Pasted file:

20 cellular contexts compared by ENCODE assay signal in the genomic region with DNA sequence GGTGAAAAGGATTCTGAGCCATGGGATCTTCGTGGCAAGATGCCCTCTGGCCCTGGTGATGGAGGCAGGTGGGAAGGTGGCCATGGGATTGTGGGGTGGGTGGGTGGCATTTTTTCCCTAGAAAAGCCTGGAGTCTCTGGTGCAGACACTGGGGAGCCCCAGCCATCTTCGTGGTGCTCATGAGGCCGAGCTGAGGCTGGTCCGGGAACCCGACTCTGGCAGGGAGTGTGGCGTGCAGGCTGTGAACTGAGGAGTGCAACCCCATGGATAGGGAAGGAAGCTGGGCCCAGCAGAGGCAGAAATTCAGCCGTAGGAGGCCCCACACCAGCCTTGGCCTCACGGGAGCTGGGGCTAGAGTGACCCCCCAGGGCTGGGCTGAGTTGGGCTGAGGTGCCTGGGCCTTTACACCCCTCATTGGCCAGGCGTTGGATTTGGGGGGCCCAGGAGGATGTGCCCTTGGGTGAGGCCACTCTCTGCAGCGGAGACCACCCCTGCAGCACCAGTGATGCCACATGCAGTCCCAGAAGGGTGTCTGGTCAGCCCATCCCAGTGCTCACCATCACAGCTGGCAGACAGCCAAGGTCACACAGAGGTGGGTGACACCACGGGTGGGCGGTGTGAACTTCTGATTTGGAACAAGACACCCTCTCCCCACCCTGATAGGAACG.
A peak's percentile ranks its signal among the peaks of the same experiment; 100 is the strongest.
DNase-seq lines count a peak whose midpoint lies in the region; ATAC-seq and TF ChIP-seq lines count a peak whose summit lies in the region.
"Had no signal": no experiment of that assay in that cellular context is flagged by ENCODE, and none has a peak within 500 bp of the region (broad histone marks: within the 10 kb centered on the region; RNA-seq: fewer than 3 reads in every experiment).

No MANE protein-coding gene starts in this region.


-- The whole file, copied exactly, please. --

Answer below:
20 cellular contexts compared by ENCODE assay signal in the genomic region with DNA sequence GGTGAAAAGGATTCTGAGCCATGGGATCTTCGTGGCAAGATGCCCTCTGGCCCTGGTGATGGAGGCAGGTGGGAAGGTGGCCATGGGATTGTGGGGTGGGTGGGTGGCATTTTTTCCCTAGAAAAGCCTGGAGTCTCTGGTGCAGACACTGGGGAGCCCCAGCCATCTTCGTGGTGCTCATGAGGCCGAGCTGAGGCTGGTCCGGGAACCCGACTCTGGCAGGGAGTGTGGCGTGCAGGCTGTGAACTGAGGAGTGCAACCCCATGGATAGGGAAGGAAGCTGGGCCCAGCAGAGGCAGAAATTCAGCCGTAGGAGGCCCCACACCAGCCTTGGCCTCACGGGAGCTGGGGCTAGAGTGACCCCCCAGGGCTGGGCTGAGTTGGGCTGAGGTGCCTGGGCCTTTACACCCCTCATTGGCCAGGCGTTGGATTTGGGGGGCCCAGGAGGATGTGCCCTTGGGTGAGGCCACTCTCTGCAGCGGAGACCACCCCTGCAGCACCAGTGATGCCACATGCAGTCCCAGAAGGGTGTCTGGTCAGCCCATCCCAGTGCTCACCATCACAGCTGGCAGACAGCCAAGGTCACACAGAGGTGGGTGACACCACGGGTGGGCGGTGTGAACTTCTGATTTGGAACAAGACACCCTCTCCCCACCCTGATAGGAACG.
A peak's percentile ranks its signal among the peaks of the same experiment; 100 is the strongest.
DNase-seq lines count a peak whose midpoint lies in the region; ATAC-seq and TF ChIP-seq lines count a peak whose summit lies in the region.
"Had no signal": no experiment of that assay in that cellular context is flagged by ENCODE, and none has a peak within 500 bp of the region (broad histone marks: within the 10 kb centered on the region; RNA-seq: fewer than 3 reads in every experiment).

No MANE protein-coding gene starts in this region.